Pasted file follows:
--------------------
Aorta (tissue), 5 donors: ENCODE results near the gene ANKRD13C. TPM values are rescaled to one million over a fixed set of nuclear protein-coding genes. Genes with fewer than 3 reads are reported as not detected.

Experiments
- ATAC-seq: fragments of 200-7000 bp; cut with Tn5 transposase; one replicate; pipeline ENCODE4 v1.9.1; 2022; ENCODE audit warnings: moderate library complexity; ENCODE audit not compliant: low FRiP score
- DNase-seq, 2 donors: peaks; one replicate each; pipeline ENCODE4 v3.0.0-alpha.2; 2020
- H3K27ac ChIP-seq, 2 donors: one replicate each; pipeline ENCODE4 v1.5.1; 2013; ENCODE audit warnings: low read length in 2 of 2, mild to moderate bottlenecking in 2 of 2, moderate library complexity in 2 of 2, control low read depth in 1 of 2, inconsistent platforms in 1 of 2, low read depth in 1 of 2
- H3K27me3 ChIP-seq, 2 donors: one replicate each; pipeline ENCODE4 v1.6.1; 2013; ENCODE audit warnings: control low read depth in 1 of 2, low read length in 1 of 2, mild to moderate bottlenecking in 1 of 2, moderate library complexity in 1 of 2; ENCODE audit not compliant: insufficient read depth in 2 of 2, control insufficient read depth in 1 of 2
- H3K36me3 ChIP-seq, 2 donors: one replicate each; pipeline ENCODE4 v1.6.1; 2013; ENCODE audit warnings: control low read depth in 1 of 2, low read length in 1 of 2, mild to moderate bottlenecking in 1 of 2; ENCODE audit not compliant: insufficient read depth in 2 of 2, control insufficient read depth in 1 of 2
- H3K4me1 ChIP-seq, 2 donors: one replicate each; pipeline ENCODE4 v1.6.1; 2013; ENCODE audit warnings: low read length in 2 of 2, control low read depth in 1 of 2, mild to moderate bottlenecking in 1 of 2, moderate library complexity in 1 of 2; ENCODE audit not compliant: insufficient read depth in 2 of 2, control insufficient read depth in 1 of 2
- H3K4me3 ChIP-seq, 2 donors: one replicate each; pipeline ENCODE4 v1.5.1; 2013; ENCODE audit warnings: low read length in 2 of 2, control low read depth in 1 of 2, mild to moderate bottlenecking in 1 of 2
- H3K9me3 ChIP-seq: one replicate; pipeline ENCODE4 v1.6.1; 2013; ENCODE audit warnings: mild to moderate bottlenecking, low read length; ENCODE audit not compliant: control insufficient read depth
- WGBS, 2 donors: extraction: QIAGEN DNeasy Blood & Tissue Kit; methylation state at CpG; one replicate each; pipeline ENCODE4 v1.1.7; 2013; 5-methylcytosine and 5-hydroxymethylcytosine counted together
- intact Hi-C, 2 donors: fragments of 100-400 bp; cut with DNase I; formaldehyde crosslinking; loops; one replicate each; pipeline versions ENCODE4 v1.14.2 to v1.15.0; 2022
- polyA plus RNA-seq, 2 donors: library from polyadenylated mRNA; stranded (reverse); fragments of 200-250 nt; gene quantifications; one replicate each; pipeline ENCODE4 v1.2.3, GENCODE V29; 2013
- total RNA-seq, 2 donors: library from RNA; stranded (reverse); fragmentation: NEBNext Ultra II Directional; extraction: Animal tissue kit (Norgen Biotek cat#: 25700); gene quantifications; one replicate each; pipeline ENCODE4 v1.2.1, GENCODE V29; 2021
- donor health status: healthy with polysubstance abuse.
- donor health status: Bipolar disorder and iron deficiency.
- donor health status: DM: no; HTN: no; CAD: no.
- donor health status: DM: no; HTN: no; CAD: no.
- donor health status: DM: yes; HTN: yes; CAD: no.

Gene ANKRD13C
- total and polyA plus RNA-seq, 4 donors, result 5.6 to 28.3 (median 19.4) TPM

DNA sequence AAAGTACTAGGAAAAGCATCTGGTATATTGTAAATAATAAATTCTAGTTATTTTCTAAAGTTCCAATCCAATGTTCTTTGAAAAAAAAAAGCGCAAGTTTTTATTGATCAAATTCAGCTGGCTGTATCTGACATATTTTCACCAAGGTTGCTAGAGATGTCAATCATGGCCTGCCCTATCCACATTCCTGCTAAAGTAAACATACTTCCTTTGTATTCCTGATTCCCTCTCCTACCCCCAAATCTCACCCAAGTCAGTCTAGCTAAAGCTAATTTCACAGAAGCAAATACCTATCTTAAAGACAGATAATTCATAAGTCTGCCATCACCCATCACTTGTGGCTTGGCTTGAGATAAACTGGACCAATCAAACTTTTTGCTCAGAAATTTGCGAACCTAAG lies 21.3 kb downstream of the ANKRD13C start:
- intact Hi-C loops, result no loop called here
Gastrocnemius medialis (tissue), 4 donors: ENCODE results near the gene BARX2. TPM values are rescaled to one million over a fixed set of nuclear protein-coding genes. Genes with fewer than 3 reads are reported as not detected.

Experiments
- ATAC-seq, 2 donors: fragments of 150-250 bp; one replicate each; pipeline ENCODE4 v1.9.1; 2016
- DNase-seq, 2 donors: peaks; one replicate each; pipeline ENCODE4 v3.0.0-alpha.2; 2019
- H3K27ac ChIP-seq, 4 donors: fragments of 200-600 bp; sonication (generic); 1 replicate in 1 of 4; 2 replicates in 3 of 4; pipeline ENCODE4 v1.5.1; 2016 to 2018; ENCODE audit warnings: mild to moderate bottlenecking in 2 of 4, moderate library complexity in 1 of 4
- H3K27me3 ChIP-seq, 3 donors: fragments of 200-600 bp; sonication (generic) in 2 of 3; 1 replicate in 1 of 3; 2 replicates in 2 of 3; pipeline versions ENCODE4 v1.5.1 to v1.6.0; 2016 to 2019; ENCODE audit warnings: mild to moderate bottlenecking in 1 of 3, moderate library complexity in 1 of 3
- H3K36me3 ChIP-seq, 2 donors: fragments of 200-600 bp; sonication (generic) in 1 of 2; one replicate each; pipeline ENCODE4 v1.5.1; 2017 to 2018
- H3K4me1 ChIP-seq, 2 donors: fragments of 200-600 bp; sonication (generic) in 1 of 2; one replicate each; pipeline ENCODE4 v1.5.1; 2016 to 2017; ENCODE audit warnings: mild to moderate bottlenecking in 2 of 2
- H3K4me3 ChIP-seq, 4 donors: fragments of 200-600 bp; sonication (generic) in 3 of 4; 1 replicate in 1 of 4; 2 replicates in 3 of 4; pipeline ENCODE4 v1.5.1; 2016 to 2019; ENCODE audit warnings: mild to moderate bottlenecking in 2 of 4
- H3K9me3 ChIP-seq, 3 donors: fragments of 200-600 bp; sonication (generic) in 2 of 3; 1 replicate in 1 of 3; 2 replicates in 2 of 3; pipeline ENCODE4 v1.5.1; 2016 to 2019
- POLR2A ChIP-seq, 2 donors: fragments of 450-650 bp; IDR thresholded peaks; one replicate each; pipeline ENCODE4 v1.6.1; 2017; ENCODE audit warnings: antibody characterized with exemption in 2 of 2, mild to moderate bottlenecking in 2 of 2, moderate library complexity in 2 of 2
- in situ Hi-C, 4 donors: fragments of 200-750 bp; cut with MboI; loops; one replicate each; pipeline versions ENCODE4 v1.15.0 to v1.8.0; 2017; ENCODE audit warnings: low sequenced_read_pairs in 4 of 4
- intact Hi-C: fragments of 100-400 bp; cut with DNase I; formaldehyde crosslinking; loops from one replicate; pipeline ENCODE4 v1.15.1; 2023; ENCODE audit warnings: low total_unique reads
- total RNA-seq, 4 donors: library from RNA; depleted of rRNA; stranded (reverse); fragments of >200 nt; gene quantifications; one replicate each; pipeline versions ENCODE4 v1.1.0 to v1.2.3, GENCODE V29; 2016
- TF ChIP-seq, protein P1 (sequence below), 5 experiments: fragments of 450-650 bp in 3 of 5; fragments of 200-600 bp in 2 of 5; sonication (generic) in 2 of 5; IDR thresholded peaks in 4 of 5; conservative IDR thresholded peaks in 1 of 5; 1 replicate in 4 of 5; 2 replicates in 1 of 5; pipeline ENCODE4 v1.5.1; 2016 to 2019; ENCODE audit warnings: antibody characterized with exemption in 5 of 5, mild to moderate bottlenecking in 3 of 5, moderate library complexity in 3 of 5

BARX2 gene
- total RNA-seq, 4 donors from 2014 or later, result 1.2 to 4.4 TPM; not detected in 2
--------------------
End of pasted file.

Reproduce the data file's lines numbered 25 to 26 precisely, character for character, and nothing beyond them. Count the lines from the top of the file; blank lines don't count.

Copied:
Experiments
- ATAC-seq, 2 donors: fragments of 150-250 bp; one replicate each; pipeline ENCODE4 v1.9.1; 2016